Lady Bird’s Lost Legacy
The former First Lady dreamed of beautifying roadsides. Is
her dream now a lost cause?
By Lawrence Wright
Andrés Vera Martinez
At one in the morning on October 8, 1965, the House of
Representatives finally voted on the Highway Beautification Act—“Lady Bird’s
bill,” as Representative Bob Dole, one of the leaders of the opposition,
patronizingly called it. The representatives were supposed to have been at the
White House six hours earlier for a “Salute to Congress” dinner, and the
gallery was filled with hungry, impatient spouses who had watched their evening
plans drown in the tumult on the House floor.
The bill had already been beaten down once before by allies
of the Outdoor Advertising Association of America. President Lyndon Johnson was
undeterred. “You know, I love that woman,” he told his cabinet about his wife,
“and by God, we’re going to get it for her.” The vote finally passed, 245 to
138, and a few exhausted representatives went to the White House to present the
bill as a gift to the first lady.
The obituaries for Lady Bird Johnson [in mid-July] focused
mainly on her advocacy for highway beautification, largely failing to note that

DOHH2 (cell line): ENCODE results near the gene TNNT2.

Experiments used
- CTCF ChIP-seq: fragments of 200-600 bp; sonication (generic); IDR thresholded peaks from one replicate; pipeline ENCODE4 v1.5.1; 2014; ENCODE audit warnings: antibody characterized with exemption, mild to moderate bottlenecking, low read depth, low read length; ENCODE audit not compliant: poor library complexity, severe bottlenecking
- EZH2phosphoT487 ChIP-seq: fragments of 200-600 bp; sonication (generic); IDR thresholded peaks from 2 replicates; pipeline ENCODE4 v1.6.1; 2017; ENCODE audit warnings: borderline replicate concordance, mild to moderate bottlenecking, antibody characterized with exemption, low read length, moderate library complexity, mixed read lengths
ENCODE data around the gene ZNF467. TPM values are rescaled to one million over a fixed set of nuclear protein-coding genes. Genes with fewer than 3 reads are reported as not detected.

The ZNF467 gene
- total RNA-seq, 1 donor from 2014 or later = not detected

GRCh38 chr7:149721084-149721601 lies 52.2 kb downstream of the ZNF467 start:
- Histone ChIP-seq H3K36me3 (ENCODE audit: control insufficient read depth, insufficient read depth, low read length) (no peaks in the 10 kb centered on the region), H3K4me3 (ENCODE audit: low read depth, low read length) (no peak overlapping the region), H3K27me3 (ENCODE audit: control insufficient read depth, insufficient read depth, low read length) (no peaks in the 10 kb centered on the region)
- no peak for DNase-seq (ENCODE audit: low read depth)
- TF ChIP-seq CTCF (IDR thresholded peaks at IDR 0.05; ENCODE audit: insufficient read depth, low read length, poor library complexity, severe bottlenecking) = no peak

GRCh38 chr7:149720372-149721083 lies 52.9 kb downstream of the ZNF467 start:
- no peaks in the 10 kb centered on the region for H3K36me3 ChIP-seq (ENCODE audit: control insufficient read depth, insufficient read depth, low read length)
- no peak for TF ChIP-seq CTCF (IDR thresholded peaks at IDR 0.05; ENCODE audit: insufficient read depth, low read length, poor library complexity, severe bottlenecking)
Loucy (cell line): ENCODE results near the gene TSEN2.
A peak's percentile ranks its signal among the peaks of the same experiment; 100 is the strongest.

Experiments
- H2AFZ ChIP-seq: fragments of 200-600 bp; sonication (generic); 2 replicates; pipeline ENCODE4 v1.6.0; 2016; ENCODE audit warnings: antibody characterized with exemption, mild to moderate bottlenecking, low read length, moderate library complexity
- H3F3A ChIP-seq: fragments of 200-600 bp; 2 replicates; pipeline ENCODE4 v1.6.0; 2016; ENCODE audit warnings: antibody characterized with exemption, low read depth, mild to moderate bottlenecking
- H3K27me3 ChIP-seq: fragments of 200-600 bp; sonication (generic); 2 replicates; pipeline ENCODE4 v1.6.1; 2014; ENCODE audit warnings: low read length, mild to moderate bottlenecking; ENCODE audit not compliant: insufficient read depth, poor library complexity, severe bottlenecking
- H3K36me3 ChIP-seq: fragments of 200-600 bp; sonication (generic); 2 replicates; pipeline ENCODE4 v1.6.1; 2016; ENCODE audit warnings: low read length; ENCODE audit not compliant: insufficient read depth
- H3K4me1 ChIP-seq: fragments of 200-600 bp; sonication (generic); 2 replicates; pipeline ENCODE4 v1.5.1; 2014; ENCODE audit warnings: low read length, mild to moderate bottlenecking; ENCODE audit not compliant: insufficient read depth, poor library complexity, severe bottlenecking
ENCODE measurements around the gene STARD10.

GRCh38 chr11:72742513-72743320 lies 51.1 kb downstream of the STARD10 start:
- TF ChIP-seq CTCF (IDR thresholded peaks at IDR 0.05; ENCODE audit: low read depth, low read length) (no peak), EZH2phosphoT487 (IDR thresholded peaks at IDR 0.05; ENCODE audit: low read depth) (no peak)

nearly all of the 200 laws related to the environment during the Johnson
administration had her stamp on them, including the Wilderness Act of 1964, the
Wild and Scenic Rivers Program, the Land and Water Conservation Fund, and many
additions to the national parks system. She worked to protect the redwoods and
block the damming of the Grand Canyon.
The environmental movement was just being born—Rachel Carson
had published Silent Spring the year
before Johnson took office—but it found in Lady Bird its most effective
advocate. She hoped to leave the country more beautiful than she found it, and
there is no doubt that she did so—from her efforts at cleaning up the slums of
the nation’s capital to the creation of the National Wildflower Research Center
From the start, however, the centerpiece of Mrs. Johnson’s
legacy was crippled by compromises with the billboard lobby. You wouldn’t know
it from [the recent] coverage, but Lyndon Johnson realized when he signed the
bill that it was a failure. “We have placed a wall of civilization between us
and between the beauty of our land and of our countryside,” he reflected. “This
bill...does not represent what the national interest requires. But it is a
first step, and there will be other steps.”
There were no other steps.
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